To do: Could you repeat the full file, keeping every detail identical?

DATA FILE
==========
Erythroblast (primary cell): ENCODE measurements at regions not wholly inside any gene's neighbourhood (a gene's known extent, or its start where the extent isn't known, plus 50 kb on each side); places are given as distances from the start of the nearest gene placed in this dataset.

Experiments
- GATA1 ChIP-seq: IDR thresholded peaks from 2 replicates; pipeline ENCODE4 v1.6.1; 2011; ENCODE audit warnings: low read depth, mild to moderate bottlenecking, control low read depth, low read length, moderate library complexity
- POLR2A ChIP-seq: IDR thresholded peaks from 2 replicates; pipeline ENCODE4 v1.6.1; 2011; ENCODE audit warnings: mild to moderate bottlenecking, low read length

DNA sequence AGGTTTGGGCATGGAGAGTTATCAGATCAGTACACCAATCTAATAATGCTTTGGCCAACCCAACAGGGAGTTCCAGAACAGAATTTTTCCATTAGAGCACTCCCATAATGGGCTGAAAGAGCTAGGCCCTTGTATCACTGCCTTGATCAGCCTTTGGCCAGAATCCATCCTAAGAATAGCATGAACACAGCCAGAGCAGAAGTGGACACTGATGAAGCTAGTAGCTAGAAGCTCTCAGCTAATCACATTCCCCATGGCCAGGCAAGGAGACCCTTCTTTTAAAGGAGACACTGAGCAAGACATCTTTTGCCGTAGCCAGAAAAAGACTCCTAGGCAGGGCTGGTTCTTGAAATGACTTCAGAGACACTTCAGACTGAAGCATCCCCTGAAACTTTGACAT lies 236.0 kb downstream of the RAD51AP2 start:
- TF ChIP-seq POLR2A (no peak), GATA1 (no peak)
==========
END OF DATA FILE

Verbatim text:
Erythroblast (primary cell): ENCODE measurements at regions not wholly inside any gene's neighbourhood (a gene's known extent, or its start where the extent isn't known, plus 50 kb on each side); places are given as distances from the start of the nearest gene placed in this dataset.

Experiments
- GATA1 ChIP-seq: IDR thresholded peaks from 2 replicates; pipeline ENCODE4 v1.6.1; 2011; ENCODE audit warnings: low read depth, mild to moderate bottlenecking, control low read depth, low read length, moderate library complexity
- POLR2A ChIP-seq: IDR thresholded peaks from 2 replicates; pipeline ENCODE4 v1.6.1; 2011; ENCODE audit warnings: mild to moderate bottlenecking, low read length

DNA sequence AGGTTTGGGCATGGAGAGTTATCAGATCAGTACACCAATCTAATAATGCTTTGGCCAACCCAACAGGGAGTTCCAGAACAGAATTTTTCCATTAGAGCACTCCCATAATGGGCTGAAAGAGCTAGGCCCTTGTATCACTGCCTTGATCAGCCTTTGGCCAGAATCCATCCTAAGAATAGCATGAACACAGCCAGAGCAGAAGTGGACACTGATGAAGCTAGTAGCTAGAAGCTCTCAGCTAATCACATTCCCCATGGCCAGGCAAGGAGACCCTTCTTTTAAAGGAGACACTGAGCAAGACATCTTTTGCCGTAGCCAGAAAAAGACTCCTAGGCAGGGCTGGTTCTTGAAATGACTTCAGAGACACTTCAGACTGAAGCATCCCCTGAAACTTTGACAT lies 236.0 kb downstream of the RAD51AP2 start:
- TF ChIP-seq POLR2A (no peak), GATA1 (no peak)